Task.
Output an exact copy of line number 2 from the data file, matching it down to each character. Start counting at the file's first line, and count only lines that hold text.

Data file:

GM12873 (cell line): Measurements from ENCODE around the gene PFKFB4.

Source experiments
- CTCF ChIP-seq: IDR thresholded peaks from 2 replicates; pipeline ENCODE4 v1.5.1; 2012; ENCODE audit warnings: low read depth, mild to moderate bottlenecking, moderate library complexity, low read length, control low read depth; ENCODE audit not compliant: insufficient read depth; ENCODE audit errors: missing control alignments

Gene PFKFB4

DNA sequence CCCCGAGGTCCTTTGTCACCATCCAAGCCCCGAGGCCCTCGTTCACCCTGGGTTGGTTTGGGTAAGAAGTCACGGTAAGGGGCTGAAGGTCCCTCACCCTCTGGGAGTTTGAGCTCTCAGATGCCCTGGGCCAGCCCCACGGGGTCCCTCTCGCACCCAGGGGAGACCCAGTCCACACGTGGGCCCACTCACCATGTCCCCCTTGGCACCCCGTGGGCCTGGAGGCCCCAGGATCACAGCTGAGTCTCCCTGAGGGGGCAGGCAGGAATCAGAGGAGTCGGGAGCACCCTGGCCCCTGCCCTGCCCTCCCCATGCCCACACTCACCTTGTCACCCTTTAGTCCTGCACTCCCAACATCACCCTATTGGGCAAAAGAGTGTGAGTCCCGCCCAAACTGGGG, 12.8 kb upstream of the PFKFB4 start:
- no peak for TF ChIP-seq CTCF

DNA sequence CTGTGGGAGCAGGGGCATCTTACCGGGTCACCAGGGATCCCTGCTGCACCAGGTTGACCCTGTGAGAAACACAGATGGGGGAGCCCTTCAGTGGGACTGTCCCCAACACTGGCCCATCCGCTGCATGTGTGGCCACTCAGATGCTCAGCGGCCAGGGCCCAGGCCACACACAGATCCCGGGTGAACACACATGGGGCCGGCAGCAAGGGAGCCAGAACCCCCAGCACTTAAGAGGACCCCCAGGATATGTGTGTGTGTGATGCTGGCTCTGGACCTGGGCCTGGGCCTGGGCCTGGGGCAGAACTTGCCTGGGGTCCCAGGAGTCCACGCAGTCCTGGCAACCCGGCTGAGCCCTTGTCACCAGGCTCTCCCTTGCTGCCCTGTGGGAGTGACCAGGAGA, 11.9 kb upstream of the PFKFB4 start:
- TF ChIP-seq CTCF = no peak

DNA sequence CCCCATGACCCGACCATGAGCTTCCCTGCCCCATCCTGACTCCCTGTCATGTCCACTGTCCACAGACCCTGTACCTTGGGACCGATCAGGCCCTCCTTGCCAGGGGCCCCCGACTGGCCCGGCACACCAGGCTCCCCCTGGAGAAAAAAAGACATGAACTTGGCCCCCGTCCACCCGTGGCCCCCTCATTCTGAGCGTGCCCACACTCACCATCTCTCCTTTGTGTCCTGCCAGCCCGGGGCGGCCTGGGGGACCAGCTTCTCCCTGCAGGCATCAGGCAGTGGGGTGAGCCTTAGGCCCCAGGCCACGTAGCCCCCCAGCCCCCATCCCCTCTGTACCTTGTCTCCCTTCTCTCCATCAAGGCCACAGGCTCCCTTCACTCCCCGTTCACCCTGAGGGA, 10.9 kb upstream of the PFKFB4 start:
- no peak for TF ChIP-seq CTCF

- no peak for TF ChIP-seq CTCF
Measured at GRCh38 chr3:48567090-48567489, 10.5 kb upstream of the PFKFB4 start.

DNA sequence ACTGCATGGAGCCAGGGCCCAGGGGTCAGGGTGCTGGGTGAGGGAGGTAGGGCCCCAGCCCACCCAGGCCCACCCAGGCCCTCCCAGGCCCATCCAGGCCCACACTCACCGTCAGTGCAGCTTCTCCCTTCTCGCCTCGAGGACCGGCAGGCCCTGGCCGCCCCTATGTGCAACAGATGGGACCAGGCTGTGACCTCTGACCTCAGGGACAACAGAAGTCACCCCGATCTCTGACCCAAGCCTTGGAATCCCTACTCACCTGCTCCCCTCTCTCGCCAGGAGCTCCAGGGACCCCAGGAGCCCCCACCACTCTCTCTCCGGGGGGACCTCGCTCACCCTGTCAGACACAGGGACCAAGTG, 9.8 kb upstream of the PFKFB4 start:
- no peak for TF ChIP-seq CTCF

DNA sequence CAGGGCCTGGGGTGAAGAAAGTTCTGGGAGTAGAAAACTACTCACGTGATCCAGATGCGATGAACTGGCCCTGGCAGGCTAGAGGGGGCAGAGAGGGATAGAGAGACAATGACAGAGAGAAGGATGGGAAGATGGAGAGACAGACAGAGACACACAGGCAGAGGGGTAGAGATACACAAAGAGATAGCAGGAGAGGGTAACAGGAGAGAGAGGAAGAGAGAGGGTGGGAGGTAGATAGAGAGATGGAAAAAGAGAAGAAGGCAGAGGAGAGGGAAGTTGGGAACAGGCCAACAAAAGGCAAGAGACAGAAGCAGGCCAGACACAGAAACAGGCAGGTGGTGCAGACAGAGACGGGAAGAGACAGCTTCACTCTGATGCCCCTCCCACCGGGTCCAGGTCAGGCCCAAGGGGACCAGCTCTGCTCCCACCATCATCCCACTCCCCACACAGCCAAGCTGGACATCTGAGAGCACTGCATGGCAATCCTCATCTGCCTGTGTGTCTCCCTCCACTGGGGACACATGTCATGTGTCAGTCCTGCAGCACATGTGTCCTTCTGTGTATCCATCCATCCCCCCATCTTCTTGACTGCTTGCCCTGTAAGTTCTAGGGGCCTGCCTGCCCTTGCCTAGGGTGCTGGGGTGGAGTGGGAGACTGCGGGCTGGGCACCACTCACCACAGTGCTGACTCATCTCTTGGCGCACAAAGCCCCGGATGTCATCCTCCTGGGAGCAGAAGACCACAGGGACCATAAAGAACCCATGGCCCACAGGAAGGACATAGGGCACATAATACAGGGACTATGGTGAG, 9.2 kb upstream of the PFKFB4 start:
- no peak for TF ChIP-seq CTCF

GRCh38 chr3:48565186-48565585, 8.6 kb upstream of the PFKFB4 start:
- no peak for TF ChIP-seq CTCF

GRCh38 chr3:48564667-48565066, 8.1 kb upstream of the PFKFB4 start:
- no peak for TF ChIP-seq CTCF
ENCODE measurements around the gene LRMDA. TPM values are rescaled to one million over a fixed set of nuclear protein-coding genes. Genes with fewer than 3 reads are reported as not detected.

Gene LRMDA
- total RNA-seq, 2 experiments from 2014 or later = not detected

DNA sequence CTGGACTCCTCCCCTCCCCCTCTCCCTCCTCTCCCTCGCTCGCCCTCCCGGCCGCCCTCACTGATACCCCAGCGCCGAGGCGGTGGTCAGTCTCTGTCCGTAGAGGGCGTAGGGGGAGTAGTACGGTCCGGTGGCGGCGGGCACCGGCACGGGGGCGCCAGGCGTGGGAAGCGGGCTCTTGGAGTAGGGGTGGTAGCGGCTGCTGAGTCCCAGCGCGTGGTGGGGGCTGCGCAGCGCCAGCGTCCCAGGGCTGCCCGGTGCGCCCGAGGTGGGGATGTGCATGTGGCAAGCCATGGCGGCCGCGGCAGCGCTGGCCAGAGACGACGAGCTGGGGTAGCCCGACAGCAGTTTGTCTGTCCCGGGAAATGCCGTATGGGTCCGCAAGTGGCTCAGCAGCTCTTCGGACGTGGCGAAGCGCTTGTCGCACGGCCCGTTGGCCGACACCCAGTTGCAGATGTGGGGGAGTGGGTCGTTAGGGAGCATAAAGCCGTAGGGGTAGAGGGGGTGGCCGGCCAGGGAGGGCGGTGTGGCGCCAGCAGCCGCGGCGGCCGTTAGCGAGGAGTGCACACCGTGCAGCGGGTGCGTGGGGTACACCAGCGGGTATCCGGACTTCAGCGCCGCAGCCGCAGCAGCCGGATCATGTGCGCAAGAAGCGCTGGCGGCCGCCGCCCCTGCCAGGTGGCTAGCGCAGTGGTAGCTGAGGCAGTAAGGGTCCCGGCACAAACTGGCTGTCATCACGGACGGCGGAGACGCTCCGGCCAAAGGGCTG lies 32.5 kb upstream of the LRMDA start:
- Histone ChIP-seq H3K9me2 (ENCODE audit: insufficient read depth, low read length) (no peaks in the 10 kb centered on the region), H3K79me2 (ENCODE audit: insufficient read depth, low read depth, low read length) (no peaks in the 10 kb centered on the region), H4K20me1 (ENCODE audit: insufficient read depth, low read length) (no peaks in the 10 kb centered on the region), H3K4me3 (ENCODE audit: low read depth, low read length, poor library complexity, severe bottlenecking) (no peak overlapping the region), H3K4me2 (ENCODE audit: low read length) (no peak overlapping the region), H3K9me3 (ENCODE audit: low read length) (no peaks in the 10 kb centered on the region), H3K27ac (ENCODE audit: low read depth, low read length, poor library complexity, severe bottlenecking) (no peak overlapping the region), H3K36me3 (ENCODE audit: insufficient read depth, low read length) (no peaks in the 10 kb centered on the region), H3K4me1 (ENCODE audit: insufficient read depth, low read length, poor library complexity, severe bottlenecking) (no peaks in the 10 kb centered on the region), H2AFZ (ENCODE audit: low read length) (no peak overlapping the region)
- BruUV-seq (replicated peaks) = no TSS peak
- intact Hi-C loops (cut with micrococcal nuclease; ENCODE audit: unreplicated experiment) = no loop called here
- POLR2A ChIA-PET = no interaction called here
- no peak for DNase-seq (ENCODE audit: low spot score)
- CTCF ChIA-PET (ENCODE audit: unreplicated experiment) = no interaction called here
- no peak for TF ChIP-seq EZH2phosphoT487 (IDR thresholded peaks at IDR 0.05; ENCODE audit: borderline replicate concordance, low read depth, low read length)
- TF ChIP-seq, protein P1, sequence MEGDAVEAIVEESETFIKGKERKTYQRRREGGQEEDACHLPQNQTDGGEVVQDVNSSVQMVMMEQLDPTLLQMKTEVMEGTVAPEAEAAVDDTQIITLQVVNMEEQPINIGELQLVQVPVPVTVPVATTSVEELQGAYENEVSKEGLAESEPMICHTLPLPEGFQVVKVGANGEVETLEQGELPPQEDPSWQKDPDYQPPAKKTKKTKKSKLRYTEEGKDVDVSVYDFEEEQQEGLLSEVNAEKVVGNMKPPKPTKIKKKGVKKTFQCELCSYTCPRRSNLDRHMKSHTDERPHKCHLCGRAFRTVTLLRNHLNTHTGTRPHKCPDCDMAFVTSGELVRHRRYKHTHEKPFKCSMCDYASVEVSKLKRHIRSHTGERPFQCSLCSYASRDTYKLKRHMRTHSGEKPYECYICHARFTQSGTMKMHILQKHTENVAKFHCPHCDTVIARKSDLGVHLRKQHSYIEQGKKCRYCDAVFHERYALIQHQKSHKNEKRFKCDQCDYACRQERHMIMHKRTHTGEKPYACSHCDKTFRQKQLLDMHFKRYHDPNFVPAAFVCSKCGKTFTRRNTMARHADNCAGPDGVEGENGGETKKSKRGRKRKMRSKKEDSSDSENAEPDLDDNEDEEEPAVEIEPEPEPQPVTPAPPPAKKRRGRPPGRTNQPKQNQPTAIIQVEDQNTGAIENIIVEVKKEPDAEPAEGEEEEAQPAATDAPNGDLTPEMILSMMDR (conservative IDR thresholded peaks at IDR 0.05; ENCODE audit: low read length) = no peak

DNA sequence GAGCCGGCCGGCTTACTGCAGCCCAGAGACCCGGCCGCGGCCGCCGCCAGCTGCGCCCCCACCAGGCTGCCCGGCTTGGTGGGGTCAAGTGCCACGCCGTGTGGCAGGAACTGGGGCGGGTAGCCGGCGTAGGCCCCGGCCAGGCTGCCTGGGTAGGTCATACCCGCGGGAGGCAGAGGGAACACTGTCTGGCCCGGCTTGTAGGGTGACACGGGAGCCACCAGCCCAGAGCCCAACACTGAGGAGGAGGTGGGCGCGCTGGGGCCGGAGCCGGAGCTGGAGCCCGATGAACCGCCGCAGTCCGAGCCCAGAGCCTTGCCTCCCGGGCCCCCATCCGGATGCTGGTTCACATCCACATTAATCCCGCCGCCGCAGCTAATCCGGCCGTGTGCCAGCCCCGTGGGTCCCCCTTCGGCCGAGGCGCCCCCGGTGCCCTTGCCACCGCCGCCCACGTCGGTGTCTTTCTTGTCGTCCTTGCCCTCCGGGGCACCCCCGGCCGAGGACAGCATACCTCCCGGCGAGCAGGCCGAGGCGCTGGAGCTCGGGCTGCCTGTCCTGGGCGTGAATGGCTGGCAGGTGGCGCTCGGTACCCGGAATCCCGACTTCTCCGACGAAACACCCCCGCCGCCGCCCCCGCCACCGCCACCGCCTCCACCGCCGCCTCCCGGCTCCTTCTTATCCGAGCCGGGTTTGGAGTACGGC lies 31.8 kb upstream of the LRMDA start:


Source experiments